Acts of Faith
Religion headlines that matter

Happy Tuesday. I’ll be your newsletter guide for the month of June. I’ll aim when I can to share a little of our behind-the-scenes thinking on hot journalism topics of the day. Please let me know if what I’m sharing is useful or if you have other religion journalism-related questions or comments, story ideas. etc.

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In the last couple weeks the Post religion team has been unusually focused on Southern Baptists, as one of the giants in their movement fell from power dramatically because of various comments and actions related to women. Longtime seminary president Paige Patterson lost his job and benefits after a video surfaced of him preaching that he'd advised an abused wife who came to him for help to pray and not leave the abuser, along with an e-mail in which he reportedly told seminary security officials he wanted to meet alone with a female student who alleged she’d been raped so he could “break her down.”

A couple readers responded on Facebook and Twitter to these stories in a way I suspect may resonate with many of you. One self-described evangelical man wrote on Facebook to a Post religion reporter that he’d “hate” to see her focus on “always exposing moral failure in our (too often failing) movement." Another wrote on Twitter: “How many truly believe that the WAPO, or any other secular media source, have our best interests at heart?”

In both cases, conservative Christians quickly responded that journalists had helped “their movement” by exposing problems that were long hidden.

I wanted to share a few observations that are exclusive to this newsletter.

Journalists are driven by news. Often that is defined by: conflict, change, newness, drama, or the extremely high value we place on holding the powerful accountable. But another, equally important part of our job is to simply understand how religious identity and belief drive humans. And we know people feel protective of their faith tribe, however you define it. It’s not like journalists are immune from tribal feelings.

However we have to do our best to focus on stories that are revelatory about our era, and that affect a sweep of people – especially people who are disenfranchised and may not have another outlet for their stories. The Southern Baptist Convention is the largest Protestant group (and the second-largest faith group overall) in the United States.

And while the Patterson stories focus on the Southern Baptist Convention, and particular attributes of the Convention, some of the themes are broad: How organizations and leaders seek to protect their institutions; how conservative religion in our era juggles being both orthodox-traditional on gender while also facing rapid cultural change around women’s roles; and of course religious tribalism itself.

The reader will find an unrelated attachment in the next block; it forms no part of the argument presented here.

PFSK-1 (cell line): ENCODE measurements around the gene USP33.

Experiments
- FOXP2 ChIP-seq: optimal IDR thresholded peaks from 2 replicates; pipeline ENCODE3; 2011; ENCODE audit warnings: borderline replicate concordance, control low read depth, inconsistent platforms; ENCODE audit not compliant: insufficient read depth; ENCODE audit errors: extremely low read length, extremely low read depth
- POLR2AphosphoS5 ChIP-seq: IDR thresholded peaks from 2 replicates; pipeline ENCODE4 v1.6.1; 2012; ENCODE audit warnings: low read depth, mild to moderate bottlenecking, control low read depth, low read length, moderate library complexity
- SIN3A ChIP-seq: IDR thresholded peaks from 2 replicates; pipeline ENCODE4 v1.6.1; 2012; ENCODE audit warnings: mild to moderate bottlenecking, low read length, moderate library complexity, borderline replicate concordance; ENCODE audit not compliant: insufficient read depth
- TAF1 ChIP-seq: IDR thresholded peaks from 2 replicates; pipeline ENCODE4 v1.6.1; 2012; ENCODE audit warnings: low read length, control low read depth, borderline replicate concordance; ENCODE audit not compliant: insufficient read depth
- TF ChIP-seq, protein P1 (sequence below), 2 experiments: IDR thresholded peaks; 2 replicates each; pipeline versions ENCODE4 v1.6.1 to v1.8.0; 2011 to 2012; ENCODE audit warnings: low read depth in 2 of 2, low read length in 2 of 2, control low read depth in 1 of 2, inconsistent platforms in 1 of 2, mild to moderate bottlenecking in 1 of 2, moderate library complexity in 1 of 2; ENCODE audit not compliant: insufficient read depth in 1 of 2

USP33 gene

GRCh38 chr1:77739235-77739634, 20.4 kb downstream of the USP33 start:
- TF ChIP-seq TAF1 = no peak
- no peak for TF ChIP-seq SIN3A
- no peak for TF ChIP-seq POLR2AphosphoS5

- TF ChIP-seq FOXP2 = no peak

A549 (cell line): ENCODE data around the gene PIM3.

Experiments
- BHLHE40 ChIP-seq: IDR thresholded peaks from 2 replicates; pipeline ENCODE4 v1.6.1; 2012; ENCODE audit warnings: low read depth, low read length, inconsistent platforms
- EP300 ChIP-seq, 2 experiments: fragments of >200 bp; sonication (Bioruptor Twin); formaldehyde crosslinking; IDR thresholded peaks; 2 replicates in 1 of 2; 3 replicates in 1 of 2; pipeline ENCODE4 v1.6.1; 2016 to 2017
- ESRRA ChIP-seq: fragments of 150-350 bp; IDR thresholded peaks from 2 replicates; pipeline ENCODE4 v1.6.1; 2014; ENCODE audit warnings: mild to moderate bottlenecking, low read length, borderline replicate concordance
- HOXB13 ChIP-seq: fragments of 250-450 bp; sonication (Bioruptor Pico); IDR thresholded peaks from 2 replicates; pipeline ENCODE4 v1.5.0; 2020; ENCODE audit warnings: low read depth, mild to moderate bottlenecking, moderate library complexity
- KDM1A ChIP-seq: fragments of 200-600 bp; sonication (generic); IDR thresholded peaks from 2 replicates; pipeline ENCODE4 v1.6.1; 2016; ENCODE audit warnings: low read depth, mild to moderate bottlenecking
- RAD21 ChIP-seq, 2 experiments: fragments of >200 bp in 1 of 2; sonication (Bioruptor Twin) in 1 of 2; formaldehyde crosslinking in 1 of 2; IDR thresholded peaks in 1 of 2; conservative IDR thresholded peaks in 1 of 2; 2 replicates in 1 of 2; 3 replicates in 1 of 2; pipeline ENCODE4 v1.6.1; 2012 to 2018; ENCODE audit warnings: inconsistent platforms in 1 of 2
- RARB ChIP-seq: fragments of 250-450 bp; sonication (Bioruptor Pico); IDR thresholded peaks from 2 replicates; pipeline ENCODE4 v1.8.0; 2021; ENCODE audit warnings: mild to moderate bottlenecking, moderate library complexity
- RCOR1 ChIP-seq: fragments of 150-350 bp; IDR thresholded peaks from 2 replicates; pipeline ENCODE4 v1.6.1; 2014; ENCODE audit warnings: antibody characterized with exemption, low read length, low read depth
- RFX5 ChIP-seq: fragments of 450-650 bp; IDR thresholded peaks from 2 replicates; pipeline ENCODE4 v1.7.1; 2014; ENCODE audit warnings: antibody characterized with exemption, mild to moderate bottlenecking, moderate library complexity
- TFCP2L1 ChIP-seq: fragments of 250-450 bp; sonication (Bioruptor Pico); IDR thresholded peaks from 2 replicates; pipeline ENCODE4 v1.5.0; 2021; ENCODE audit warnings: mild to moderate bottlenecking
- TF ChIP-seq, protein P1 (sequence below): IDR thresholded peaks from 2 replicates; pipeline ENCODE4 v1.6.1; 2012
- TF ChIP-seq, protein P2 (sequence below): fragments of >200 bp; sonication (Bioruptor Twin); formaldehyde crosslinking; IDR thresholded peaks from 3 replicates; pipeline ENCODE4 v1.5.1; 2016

I think this question of religious tribe is so key in our era – but maybe not in the way it may seem. A big part of faith for many is community, and worshipping (whatever that means, from prayer or meditation to activism) in a shared style, with fellow believers is at the core. But we’re in an era of huge change, and tribal lines are changing and blurring. That’s one thing I’m trying to learn from the Paige Patterson story as it unfolds – and I try to use even painful stories as reporting/learning opportunities: What does it reflect about American religion? With whom do people ally on this story, and why?

As always, please write with observations and tips: Thanks for reading.


The White House will host an iftar this year
The Trump administration declined to host a dinner to mark Ramadan last year in a break with a tradition that spanned the three prior administrations.
Southern Baptist seminary drops bombshell: Why Paige Patterson was fired
He lied about his treatment of a woman who told him she had been raped, according to a new statement.
Did Trump fulfill a divine prophecy? What to expect from a new Liberty University film.
The $1 million-film will be in 1,200 theaters this fall, Liberty's largest production to date.
A televangelist wants his followers to pay for a $54 million private jet. It’s his fourth plane.
Duplantis is the latest aircraft-seeking preacher to draw raised eyebrows and outright condemnation from critics who say a multimillion-dollar luxury jet is not what Jesus meant when he said “store up for yourself treasures in heaven.”
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